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Archive for June, 2022

Public health risks associated with transport emissions in New Zealand

New report by Emission Impossible Ltd prepared for the Ministry of Health

Transportation in New Zealand – which encompasses road, rail, maritime transport and aviation – emits a wide range of air pollutants, many of which present a public health risk. The adverse effects of transport emissions are significant in New Zealand. The social costs of transport-related harmful air pollution are currently estimated at $1.21 billion per annum (in $2019) as a result of New Zealanders dying prematurely, being admitted to hospital or suffering days lost due to illness or poor health. Transport sources also emit direct or indirect climate pollutants. Transport-related greenhouse gas emissions add an additional $1.68 billion in social costs per annum (in $2019).

This report is the first step in addressing the research question: “What are the risks to public health associated with road, sea, rail and air travel including vessel emissions, dusty roads and vehicle emissions in New Zealand?” It draws on a stocktake and gap analysis of the current state of knowledge across various transportation sectors as at 30 June 2021.

Public Health Risks associated with Transport Emissions in NZ report [PDF, 1.9 MB]

The Dominion Post gets real on climate change

Despite scientists issuing dire warnings about us being us on a path toward an unliveable world, climate action is often met with shock and concern in the media. This week The Dominion Post decided to flip the script with a campaign to cut transport emissions.

UN secretary-general Antonio Guterres delivered a dire warning on the reality of the climate emergency, in a statement accompanying the release of the latest Intergovernmental Panel on Climate Change.

“This report… is a litany of broken climate promises. It is a file of shame, cataloguing the empty pledges that put us firmly on track towards an unliveable world,” he said.

The report urged governments to enact a host of policy interventions in response to that global threat.

Those include making major reforms to the world’s fastest growing source of emissions: transport.

It recommended building high density housing near jobs and public transit and investing heavily in walking and cycling.

That creates a challenge for governments used to coasting in a car-centric status quo.

But it also opens up potential lines of inquiry for the media.

If our governments have put us on a path toward an unliveable world, it would make sense for reporters to push them toward a different route.

In other words, they could push for that high density housing. Ask why there aren’t enough bike lanes? Why we are not doing enough to – in the words of one of Stuff’s old climate change campaigns – save the planet?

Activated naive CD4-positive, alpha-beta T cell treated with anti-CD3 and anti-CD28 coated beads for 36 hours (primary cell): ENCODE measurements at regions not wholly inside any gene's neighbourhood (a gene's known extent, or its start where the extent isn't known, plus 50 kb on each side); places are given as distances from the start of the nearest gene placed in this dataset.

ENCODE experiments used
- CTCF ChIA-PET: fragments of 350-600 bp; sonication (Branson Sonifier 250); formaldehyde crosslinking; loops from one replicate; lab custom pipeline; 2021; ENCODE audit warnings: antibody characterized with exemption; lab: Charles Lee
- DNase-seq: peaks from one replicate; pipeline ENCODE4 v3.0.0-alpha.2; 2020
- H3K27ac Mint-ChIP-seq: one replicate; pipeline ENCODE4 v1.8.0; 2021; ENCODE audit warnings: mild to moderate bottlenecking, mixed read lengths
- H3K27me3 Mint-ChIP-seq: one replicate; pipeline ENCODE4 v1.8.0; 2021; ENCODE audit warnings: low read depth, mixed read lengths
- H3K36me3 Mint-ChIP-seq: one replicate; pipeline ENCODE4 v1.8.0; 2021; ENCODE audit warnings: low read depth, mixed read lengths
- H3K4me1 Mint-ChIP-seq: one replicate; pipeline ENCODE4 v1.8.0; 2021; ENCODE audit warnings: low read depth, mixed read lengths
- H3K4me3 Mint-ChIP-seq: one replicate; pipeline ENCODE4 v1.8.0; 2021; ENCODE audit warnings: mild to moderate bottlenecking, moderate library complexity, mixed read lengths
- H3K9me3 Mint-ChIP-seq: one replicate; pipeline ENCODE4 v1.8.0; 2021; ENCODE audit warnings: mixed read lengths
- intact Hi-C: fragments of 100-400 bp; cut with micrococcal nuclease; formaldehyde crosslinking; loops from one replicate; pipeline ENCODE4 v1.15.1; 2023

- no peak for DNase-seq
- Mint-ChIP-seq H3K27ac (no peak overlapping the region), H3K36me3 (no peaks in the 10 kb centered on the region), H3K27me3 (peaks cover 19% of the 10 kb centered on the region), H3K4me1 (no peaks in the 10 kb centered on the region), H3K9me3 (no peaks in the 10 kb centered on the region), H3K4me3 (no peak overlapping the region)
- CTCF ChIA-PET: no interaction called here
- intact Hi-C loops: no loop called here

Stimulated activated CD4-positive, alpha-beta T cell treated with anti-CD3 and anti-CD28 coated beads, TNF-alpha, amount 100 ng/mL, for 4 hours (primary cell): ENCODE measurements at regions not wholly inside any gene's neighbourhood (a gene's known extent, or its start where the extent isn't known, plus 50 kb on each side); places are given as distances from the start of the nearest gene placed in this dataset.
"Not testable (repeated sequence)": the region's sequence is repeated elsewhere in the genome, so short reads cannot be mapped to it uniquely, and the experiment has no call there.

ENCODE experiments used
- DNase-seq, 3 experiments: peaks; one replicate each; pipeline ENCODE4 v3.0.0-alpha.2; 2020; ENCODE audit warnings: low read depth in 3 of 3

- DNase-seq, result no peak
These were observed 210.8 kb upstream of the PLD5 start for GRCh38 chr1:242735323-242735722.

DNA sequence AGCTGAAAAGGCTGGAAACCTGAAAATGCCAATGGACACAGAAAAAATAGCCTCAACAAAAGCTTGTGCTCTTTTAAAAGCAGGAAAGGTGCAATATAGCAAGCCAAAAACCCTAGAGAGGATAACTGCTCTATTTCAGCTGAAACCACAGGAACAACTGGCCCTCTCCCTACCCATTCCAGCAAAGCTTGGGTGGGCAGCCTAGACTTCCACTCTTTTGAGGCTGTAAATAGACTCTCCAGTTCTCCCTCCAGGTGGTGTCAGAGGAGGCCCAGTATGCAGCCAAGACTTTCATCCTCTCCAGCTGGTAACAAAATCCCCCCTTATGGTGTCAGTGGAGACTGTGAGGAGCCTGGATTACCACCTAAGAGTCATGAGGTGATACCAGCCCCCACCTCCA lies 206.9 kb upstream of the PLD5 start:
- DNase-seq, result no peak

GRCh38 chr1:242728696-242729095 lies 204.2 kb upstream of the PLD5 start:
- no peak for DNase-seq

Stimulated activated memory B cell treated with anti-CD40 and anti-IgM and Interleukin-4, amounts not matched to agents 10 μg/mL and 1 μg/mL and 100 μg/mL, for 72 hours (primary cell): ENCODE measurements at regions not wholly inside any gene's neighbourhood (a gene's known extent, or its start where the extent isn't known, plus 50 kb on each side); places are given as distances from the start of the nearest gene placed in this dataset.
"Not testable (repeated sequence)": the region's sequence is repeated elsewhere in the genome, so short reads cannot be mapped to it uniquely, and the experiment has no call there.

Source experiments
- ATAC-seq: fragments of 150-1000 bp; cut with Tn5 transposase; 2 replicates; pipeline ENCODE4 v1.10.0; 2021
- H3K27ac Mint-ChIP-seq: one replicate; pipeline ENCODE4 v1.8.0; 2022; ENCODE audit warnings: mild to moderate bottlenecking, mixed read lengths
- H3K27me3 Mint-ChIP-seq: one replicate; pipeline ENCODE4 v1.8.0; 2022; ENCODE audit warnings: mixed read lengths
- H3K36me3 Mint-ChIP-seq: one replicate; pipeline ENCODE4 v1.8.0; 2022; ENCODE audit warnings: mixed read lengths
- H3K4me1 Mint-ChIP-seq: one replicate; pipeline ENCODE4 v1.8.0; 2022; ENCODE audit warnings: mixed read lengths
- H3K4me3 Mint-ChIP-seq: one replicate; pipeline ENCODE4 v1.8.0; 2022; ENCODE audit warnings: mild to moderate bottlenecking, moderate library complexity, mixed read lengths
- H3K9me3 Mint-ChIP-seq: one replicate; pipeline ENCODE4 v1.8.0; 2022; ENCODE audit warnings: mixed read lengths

Some reporters have taken that tack – notably Marc Daalder at Newsroom or The Forever Project at Stuff.

But it’s not necessarily the norm.

Instead, despite our news companies’ almost universal insistence they’re taking climate change seriously, potential climate action is often covered as an extraordinary step.

Every link in this sentence is to the Herald calling potential climate action “radical“.

But watching an unfurling global catastrophe and refusing to make significant changes in response is arguably even more radical than allowing three-storey housing or removing car parks on 3.25% of Auckland’s roads over a decade.

This week, one major media outlet adjusted its editorial line to reflect that line of argument. 

On Monday, almost the entire front page of the Dominion Post was covered with an image of a woman on a bike, accompanied by the headline: “We need to change to protect our planet. The only question is how.”

The paper has followed that with an editorial rebuffing Wellington Airport for its attempts to legally block a pedestrian crossing on Cobham Drive and commentary putting the case for low traffic neighbourhoods.

Anna Fifield, the Dominion Post’s editor, is driving this editorial direction as part of a campaign called ‘Mode Shift’.

She said it’s motivated by both personal and professional concern. She’s a cyclist (as well as a driver) who often feels unsafe on Wellington’s roads, and is also increasingly concerned over the urgent warnings from the IPCC.

“The climate change science is really clear and the warnings have become ominous in terms of the existential challenge our planet faces,” she says. “I think our coverage can be led by the science and these international examples.”

Those case studies include that of the Netherlands, which had a car-centric transport system and widespread opposition to bike lanes in the 1970s. 

It now has the largest network of cycle lanes in the world, and overwhelming public support for that transport system.

Fifield said she wants to draw attention to these sorts of examples, along with academic studies on the actual effects of bike lanes and pedestrian upgrades on things like business, as a way of injecting facts into an often emotive debate. 

She sees her stance on transport reform as a logical extension of Stuff’s official editorial position accepting the reality of climate change.

“If we look at how Stuff has changed its reporting on climate change, we have said that we accept that climate change is a given and we give very little to no space to climate change deniers. I’m applying a similar lens now to our coverage of transport in the Wellington region. Of course we will continue to be balanced and fair and be a forum for all sorts of voices but we’re saying climate change is a given. Transport is the biggest source of our emissions. Therefore we need to act and we will frame our coverage around that.”

[Source: Mediawatch]